AI Has Solved A 50-Year-Old Science Problem That Could Help To Change How Diseases Are Treated

by : Daniel Richardson on : 30 Nov 2020 17:30
AI Has Solved A 50-Year-Old Science Problem That Could Help To Change How Diseases Are TreatedDeepMind

Many diseases and viruses are difficult to map because of the inability to perform ‘protein folding’. This is set to change because of the work of Google’s DeepMind and it could have lasting medical benefits.

Unfolding protein is key to understanding its properties and relatively few proteins have been successfully unfolded for study. In fact, issues with unfolding proteins have impacted the work of scientists for 50 years. However, a breakthrough has come through decades earlier than anticipated, that will allow scientists to understand complex protein molecules faster through predicting and mapping protein molecules.


In fact, it is thought that the ability to 3D image a protein and understand its make-up could help with numerous issues and diseases.

PA Images

By using a tool called AlphaFold, computers can predict the patterns of protein molecules without a lengthy unfolding process, and this could lead to quicker studies into viruses and importantly faster research into vaccines.

Arthur D. Levinson, Founder and CEO of Calcio emphasised the importance of the technology in a press statement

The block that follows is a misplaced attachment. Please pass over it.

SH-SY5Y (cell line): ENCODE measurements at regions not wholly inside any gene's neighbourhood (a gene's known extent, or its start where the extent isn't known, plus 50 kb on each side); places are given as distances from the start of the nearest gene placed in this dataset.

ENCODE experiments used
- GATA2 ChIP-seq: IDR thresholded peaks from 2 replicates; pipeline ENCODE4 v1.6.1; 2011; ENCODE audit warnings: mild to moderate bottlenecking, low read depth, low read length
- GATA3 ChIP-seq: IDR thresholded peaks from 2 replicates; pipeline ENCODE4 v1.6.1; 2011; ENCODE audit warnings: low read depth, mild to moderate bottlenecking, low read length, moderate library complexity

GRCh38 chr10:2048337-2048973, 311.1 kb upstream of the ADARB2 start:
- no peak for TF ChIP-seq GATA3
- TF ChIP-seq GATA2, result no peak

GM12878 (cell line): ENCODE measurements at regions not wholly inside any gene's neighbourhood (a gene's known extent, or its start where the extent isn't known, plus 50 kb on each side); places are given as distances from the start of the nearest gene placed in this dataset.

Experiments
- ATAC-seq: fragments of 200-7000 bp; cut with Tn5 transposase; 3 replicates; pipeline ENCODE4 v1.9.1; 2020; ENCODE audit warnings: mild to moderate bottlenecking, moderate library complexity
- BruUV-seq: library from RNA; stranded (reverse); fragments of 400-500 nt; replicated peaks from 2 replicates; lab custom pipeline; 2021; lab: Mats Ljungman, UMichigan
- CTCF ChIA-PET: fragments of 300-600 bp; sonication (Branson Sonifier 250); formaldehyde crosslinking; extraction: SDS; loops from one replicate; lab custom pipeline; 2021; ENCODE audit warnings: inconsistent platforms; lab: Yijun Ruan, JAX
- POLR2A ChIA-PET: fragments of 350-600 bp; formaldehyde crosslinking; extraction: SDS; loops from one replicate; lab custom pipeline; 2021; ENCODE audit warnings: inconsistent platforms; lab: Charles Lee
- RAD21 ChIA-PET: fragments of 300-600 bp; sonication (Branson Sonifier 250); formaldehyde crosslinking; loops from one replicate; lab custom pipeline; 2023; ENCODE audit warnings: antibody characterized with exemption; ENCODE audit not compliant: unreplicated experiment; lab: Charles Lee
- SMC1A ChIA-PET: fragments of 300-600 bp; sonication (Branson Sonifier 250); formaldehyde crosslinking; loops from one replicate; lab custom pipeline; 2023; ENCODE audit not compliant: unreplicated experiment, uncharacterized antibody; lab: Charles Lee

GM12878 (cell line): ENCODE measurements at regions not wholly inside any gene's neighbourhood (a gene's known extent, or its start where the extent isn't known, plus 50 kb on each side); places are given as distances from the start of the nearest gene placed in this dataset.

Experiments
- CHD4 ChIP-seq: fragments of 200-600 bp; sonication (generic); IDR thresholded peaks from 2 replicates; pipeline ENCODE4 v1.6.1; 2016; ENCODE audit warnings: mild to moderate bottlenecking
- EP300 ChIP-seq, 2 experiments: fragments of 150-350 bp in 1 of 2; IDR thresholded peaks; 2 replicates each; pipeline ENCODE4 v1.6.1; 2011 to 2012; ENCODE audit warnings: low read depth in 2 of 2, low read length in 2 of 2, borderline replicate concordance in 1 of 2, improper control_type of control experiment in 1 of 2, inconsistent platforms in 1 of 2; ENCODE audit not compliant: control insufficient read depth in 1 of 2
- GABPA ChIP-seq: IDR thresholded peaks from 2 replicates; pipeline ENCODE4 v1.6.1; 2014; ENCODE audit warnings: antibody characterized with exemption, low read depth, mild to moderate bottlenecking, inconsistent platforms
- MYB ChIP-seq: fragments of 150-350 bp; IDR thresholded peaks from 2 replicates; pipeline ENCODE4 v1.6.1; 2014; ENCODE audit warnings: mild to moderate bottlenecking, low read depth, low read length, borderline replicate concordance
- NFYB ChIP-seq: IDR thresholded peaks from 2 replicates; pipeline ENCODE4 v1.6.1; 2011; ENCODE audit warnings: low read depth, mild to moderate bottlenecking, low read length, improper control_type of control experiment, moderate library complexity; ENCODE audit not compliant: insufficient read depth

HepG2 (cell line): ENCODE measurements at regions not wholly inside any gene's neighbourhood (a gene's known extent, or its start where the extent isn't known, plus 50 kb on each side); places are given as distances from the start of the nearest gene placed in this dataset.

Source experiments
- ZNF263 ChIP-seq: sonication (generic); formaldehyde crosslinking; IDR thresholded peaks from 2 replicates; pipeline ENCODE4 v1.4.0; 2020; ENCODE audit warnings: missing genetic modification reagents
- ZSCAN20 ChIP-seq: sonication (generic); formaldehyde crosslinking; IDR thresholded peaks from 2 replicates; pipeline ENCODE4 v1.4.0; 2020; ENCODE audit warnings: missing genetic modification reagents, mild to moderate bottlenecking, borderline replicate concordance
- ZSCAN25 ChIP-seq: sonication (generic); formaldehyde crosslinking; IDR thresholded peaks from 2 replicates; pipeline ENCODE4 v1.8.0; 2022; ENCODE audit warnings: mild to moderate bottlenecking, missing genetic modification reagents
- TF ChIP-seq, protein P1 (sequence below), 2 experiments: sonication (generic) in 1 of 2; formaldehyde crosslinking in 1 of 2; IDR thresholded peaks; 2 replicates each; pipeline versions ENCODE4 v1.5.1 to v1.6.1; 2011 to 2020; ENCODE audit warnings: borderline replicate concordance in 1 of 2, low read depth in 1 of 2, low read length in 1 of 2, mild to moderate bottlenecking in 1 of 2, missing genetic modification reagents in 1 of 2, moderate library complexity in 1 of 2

AlphaFold is a once in a generation advance, predicting protein structures with incredible speed and precision. This leap forward demonstrates how computational methods are poised to transform research in biology and hold much promise for accelerating the drug discovery process.

So far AlphaFold has performed well in tests and managed to predict two-thirds of the proteins with an accuracy that is comparable to laboratory experiments. Going forward, it seems that the team will take on greater challenges in the vast world of proteins, tens of thousands exist in the human body alone.

The tool will be analysed by the greater scientific community once a paper is published, and if the consensus is good it will be used in broader protein experiments. The hope is that this tool could help unlock the secrets behind diseases and lead to cures.

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Daniel Richardson

After graduating from university, Dan went on to work with a variety of tech startups and media outlets. Through working with the likes of Game Rant, The Hook and What Culture, Dan pursued his interests in technology. The skills he picked up along the way are now being utilised with UNILAD.

Topics: Technology, Google, Now, Science, Tech


  1. DeepMind

    AlphaFold: a solution to a 50-year-old grand challenge in biology